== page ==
G-Body swap guide posted by Richard Durost on MTS board
- Posted by Richard Durost on 9/3/2002, 2:46 pm
I haven't done this swap yet, but the information has been validated
by somebody who has.
GM G-body Cadillac Engine Swap Guide
('78-'88 Monte Carlo, Malibu, El Camino, Grand Prix, Le Mans,
Cutlass, Regal, etc.)
You can use a Cadillac radiator. Use the radiator saddles and top
brackets from the Cadillac. The Cadillac radiator has a heater hose
fitting at the top of the passenger-side tank. Strap the hose to the
battery tray to keep it away from the fan.
If your Cad engine has a heater hose fitting on the rear of the
passenger-side head, remove and/or plug it and put a new fitting in
the boss on the outside, below the thermostat housing. Pre-'71
engines came with this configuration from the factory. This will give
you more firewall clearance.
In order to fit the Cad radiator in the G-body chassis, you'll need
to trim the core supports to clear the tanks. Reinforce the bottom of
the support with 3/16" x 1 1/2" flat stock after trimming it. Make
sure the radiator only makes contact with rubber all the way around.
A pair of Chevy Citation electric fans will work. If you use an
engine-mounted fan, use a shroud modified for clearance.
A stock Cadillac upper hose will work, but you may have to use a
universal ribbed hose on the bottom. Make sure the idler arm bolts
don't rub against the lower hose. You can cut the bolts flush with
the nuts and grind them smooth to make additional clearance.
If you use factory iron exhaust manifolds, on the passenger side
you'll have to eliminate the heat riser valve, if any, and weld the
header pipe to the exhaust flange at an angle in order to clear the
frame. Maintain a minimum 3/8" clearance. On the driver's side,
you'll need to grind the bottom outside edge of the flange to within
1/8" of the bottom stud in order to clear the crossmember.
The most common rear end ratios are 2.41 or 2.73:1. The stock rear
will survive behind a mild motor if you stick with street tires and
it's in decent shape to begin with.
You can use the Cadillac transmission yoke on the G-body drive shaft.
The U-joint bearing sizes are the same, but you'll have to cut out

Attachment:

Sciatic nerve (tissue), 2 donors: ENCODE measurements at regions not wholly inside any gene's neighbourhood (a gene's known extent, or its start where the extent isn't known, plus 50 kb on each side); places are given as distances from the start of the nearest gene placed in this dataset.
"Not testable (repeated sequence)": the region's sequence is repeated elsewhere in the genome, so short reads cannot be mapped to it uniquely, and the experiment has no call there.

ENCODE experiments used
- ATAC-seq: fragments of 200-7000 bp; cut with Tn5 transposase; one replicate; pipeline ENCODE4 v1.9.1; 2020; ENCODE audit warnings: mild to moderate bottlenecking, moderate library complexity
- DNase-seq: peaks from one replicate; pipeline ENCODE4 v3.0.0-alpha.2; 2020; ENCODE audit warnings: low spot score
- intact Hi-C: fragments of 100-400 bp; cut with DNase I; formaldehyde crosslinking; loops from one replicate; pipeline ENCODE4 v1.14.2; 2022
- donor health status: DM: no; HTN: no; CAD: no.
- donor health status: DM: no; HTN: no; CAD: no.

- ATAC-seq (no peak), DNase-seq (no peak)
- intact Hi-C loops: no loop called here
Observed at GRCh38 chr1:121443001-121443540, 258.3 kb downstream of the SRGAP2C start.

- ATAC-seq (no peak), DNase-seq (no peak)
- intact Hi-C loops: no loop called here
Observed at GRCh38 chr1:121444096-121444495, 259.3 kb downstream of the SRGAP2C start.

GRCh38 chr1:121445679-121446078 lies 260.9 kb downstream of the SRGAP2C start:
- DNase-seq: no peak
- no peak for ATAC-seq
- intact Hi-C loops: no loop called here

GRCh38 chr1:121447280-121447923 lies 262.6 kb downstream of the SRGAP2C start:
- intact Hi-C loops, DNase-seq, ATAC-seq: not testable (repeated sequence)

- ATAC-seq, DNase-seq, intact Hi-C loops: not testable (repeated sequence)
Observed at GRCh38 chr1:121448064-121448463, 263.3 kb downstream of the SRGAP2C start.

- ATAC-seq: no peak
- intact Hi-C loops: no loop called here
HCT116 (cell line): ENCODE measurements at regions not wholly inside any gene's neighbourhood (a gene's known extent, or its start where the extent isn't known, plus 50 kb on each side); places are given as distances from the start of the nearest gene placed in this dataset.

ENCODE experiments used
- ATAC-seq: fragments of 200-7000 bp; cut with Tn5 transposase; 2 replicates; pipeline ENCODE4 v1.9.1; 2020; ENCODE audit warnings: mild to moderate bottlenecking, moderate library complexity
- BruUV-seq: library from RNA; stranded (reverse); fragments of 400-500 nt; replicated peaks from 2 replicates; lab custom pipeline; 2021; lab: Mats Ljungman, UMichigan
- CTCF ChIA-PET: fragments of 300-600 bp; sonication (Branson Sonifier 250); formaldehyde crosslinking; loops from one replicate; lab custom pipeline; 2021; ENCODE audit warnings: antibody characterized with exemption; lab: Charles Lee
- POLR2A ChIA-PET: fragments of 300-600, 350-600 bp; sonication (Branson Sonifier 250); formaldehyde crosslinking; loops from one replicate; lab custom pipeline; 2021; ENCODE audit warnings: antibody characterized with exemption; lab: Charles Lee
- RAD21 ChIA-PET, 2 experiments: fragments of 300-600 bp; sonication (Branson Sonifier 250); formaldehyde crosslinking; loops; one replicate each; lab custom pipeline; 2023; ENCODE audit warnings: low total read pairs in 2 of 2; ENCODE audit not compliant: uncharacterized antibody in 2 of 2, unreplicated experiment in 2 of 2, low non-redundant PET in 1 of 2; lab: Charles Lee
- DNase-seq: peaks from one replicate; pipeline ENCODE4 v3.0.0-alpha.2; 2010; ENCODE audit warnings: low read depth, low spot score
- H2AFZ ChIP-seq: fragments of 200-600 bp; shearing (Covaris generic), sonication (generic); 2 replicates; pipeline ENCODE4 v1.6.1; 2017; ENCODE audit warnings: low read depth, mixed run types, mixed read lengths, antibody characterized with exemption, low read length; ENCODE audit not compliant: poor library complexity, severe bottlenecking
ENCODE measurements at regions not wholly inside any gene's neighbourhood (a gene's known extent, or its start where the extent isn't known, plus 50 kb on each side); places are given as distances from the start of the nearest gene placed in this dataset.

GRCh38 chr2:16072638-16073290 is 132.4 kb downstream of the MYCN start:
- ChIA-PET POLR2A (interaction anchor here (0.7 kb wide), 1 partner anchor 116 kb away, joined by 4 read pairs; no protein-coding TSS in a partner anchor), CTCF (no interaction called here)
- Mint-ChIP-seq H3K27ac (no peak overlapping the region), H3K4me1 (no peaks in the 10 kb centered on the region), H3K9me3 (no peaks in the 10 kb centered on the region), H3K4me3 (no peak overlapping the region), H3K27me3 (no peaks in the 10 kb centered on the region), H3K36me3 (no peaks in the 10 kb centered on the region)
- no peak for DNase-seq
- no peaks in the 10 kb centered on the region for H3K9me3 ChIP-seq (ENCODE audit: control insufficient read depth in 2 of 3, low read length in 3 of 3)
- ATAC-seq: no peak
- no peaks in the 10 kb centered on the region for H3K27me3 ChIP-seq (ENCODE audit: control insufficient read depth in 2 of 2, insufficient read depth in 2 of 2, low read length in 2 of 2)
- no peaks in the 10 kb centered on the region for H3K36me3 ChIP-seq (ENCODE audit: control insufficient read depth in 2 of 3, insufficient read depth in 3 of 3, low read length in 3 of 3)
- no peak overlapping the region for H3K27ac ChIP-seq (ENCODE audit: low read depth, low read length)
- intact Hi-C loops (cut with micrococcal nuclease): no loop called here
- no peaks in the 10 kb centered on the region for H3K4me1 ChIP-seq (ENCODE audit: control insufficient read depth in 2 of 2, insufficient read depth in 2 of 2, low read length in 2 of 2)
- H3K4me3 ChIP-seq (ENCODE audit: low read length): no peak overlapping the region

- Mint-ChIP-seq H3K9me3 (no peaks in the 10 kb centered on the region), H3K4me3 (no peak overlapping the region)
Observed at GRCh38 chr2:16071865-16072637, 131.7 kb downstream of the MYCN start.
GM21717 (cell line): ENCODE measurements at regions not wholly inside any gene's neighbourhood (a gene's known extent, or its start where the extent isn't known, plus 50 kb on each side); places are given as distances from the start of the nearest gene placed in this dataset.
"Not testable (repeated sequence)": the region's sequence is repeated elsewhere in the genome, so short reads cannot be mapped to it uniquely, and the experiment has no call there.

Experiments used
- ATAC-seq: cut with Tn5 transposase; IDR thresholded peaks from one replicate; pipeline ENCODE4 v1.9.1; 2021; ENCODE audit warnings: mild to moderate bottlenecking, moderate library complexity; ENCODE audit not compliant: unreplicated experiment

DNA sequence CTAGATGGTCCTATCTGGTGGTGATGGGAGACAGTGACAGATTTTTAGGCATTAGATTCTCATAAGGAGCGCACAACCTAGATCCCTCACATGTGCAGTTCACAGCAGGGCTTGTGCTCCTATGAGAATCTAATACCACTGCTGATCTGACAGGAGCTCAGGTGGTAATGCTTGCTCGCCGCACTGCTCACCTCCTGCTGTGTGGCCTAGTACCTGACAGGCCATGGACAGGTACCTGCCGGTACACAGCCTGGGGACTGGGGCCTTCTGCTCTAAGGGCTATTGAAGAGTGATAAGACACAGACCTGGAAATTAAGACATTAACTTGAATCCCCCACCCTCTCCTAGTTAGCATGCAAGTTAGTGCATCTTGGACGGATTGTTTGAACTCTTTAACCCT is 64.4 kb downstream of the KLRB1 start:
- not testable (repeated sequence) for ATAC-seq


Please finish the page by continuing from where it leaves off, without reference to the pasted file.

the ball that's there to center the Cadillac's constant-velocity
joint assembly. Shorten the driveshaft to 42 15/16" (measure your
installation to be absolutely sure), measured between the U-joint
centerlines, to accommodate the Cadillac long-shaft transmission. You
can use a short-shaft transmission, but it provides no functional
advantage, and the driveshaft will have to be shortened anyway. If
the stock driveshaft is too small for your application, you can start
with the 2 3/4" unit from a '78-'82 Camaro or Firebird.
Use the Cadillac power steering pump. If you're eliminating the air
conditioning, you can run a belt straight from the pump to the crank.
A Gates 11A1195 should be close. The stock Cadillac power steering
hoses will usually work. If your steering box has metric fittings,
you can use 3" sections of the hard lines from the steering box as
adapters. The low-pressure return hose can be clamped to the stub of
tubing from the box. Trim the fitting off the high-pressure hose and
join it to the cut line from the box with a 3/8" compression fitting.
To delete the AIR pump, if you can't locate a pulley set from a '70
engine, use a complete pulley set from a '77-'80 425 engine. These
used no AIR pump either. You can seal the air tube fittings on the
front of the heads with cup plugs, or tap them for pipe plugs that
you KNOW won't blow out.
Air conditioning can be retained with minor modifications to the
heater/AC box, with reduced access to the #7 spark plug. You'll have
to cut a clearance well in the outside of the housing to clear the
valve cover. Make sure you don't cut into the A/C gear inside. This
is better done with the top half of the housing removed. Heater-only
cars will require a smaller clearance hole in the housing. Thin sheet
aluminum or fiberglass can be used to create a clearance pocket in